“If it ain’t broke, don’t fix it.” Is that how you approach your health? I had a patient tell me that once and I have discussions weekly with patients that are doing exactly that. Or they’ve spent months making major structural changes to their spine to just stop chiropractic adjustments and home care exercises as soon as they feel good again. This usually is followed by a return to their old routine and eventually their old problem once again.
Why would somebody do that?
I read once that “if your spine was on your face, you’d take better care of it.” This is true, but we also tend to ignore the symptoms that are right in front of us. “It’s not that bad” or “I usually just take ibuprofen and sit in a hot bath and I’m good.” We tend to ignore our health until it shows up as a problem we can no longer ignore.
People are busy and health is regularly put on the back burner. No one appreciates their health more than the patient that has lost it. You don’t realize how much you loved doing different activities until you can’t do them any more. The most proactive patients I work with have previously suffered major neck or back pain, or dealt with a family member that went through it.
They may have watched their parents undergo spine surgery only to still deal with regular pain. Or they watched their parents get less healthy year after year until there was almost no point in trying to make a change. Or the saw that their parents didn’t get out or do much anymore and decided they wouldn’t let that happen to them.
The worst conditions don’t show us any symptoms until it’s too late. And that’s the first reason to ignore the “if it ain’t broke, don’t fix it” motto when it comes to your health.
Your health can get worse and won’t seem “broke” until it’s too late
The leading causes of death in the U.S. are heart disease and cancer. I don’t know anyone that hasn’t been affected in some way by these conditions. Someone they know or love has likely died from one of these conditions.
What do they have in common? They both build up over time. You don’t suddenly have a heart attack, the degenerative changes have been building up until your body finally reaches a threshold where you have a heart attack. I think we know this logically, but are often still surprised when we finally have a heart problem.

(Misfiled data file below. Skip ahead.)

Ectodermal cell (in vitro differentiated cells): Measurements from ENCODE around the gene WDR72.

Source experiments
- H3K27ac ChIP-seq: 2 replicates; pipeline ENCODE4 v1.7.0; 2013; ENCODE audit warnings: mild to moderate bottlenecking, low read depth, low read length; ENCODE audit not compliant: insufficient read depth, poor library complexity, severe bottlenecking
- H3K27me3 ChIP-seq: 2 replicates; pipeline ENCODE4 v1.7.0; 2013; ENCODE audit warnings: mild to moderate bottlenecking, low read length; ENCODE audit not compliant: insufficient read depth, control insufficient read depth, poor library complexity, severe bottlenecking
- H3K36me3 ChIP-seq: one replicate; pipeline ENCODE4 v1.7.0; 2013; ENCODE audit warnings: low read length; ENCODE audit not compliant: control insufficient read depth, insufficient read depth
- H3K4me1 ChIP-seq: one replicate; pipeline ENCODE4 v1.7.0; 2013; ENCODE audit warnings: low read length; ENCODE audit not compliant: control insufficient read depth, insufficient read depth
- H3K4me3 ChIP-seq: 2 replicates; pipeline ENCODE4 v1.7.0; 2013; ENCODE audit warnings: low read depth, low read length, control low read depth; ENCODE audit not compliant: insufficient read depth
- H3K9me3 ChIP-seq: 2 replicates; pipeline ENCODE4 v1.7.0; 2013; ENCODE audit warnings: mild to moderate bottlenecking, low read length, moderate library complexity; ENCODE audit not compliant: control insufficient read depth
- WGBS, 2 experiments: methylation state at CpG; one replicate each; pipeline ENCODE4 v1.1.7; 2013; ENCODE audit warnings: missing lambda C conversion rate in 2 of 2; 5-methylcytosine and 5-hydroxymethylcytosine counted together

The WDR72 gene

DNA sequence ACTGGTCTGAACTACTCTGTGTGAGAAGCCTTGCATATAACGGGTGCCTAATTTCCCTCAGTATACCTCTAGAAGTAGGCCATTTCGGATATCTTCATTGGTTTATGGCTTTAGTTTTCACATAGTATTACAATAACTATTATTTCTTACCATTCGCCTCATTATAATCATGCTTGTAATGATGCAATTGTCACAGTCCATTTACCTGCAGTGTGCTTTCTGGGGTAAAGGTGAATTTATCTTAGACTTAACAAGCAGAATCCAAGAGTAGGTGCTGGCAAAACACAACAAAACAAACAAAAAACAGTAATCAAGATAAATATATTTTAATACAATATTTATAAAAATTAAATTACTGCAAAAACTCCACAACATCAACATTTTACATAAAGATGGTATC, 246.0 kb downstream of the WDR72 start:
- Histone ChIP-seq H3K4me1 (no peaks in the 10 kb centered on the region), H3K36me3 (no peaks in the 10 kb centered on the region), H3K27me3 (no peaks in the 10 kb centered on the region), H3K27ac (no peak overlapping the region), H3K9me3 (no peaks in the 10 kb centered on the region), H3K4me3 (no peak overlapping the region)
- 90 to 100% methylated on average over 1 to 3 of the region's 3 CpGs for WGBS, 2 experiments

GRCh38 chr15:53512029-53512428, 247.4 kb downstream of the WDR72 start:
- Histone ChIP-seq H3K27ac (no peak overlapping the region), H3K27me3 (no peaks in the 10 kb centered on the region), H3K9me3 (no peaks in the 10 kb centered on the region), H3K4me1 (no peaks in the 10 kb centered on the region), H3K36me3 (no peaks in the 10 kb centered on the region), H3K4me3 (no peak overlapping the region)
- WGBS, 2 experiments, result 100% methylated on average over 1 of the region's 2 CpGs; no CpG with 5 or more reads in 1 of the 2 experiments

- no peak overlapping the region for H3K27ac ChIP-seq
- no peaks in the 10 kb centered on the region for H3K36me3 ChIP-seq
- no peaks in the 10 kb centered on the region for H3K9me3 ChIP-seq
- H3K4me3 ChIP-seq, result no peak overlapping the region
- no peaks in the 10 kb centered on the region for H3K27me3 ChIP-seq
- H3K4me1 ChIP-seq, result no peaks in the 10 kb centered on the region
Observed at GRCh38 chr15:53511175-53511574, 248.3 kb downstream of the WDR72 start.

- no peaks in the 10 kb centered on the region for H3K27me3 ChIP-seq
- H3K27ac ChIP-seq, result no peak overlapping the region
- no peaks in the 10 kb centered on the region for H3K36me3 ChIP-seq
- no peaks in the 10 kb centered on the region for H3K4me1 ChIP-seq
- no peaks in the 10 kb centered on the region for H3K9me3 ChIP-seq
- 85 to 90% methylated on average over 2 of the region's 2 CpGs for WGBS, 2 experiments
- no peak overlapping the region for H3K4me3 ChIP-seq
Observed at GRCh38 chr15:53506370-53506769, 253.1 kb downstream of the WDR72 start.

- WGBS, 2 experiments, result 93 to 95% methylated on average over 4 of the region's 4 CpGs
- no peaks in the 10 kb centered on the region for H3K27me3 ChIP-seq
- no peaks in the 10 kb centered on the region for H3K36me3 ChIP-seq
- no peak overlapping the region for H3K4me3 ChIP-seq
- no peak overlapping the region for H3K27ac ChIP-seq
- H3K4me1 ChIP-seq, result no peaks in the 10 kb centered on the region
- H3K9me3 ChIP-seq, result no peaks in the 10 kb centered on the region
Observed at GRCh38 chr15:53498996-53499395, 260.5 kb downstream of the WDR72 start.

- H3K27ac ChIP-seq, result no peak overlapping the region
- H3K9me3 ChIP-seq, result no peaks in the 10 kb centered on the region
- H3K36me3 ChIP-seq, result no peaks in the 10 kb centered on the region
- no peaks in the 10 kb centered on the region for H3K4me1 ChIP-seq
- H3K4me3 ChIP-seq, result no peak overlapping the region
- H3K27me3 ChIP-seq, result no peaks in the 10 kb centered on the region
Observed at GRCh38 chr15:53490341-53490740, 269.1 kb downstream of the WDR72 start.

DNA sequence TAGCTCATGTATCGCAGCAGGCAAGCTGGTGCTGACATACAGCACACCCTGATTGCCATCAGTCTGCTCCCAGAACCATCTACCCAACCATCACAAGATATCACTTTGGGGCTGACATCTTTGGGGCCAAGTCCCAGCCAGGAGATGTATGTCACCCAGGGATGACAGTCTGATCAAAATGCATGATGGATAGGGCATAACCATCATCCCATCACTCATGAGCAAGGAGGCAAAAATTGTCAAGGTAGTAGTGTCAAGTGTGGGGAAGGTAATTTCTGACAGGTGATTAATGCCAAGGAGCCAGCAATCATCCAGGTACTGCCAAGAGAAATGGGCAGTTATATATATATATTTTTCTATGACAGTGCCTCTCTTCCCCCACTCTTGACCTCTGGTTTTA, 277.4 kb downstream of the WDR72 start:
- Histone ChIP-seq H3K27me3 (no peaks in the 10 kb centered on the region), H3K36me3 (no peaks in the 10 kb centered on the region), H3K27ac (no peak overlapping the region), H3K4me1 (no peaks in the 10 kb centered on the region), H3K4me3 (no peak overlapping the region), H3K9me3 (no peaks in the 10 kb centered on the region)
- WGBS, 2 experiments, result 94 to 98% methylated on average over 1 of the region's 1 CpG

While there are some genetic factors in heart disease, a recent study confirmed that lifestyle has the biggest impact on determining if you’ll suffer with heart issues or not. However, waiting until your heart is “broke” is a terrible strategy.
It’s easier to “fix” things early
If you’ve ever had a small rock hit your windshield, you know about fixing things early. The small chip repair is a quick and simple process. Once the chip turns into a crack and starts running along your entire windshield, often the only solution is to replace the whole thing.
Sometimes we mistake a small problem as no problem at all. A recurring headache or back pain that “only happens when I drive for a long time” may seem like small inconveniences. They are really your warning signs that something is broken (or about to be). Taking a drug to cover up a symptom is not fixing anything, but is the common response to feeling a symptom.
I’m not suggesting you have to stress out or run to a doctor each time you have the smallest symptom, but you shouldn’t ignore it either. A headache may be the result of needing food, but a headache that keeps showing up may indicate you need to make some changes to your lifestyle.
The best health problem is no problem at all
We cannot and should not wait until things are bad with our health before taking action. If you’re knowingly doing things that are not good for you on a consistent basis, you have to know that you will eventually have a problem. Sometimes just living life will give you health issues, but there’s no need to make things worse.
Being preventative means looking to make small changes and then making more and more consistently to work towards better health. Believing you can stretch for 5 minutes every now and then to make a change in your flexibility doesn’t make sense. Believing you can occasionally eat a salad and you’ll be as healthy as you can be isn’t realistic.
I’m finding we have to figure out how we can do as many healthy things for ourselves that we can stand and find time for to see as much change as possible. Trying to get by or waiting for something to be broken is not the best strategy for long lasting health.